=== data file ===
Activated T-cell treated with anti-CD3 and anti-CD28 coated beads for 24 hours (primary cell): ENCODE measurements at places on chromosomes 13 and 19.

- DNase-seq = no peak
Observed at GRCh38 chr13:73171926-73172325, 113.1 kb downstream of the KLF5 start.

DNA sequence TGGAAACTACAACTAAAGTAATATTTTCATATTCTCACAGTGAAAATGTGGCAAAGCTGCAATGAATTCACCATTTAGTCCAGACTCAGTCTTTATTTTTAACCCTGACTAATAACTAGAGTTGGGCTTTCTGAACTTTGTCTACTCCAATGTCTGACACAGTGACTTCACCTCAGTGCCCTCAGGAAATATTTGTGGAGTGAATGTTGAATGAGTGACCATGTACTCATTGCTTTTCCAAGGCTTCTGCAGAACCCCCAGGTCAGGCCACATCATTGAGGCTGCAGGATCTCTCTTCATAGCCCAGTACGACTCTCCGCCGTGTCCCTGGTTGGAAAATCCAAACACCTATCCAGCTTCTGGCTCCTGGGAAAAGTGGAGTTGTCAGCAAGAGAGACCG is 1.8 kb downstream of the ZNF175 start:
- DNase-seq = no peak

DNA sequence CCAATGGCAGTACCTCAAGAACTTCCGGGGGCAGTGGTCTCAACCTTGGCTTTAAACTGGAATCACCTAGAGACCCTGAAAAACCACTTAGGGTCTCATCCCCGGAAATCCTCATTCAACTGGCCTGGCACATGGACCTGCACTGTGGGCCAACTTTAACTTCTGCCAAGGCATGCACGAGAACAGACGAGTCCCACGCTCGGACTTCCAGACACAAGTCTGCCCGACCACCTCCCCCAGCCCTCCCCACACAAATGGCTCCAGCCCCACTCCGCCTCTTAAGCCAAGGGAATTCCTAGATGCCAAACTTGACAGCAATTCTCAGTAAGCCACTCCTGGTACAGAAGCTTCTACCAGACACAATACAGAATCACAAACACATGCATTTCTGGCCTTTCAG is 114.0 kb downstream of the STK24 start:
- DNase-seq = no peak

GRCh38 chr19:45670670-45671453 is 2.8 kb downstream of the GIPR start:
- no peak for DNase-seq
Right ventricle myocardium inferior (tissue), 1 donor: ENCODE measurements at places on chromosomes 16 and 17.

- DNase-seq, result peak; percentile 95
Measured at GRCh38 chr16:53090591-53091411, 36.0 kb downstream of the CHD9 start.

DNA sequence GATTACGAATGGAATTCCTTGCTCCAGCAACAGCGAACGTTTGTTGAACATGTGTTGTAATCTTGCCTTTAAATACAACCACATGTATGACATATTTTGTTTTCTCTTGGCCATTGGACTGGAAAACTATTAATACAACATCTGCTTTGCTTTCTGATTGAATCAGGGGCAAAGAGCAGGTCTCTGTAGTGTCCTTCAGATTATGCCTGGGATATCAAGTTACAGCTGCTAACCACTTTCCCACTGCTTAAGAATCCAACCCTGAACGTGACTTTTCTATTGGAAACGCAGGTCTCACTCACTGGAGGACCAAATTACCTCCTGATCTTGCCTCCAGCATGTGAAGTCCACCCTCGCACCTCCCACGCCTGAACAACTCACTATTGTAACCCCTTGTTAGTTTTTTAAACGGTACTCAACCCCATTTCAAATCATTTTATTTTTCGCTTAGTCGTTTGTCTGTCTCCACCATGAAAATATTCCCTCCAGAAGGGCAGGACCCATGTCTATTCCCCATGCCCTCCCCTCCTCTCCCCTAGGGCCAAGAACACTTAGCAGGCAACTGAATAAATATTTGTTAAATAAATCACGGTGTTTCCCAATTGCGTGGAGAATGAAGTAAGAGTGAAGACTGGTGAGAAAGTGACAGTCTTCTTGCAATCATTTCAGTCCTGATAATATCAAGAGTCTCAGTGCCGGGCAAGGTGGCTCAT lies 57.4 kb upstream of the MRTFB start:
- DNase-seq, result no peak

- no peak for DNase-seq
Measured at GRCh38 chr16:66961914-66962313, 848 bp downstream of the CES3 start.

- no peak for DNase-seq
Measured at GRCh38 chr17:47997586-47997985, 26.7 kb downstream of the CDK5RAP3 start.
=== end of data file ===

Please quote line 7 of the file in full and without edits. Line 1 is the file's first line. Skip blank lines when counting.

- DNase-seq = no peak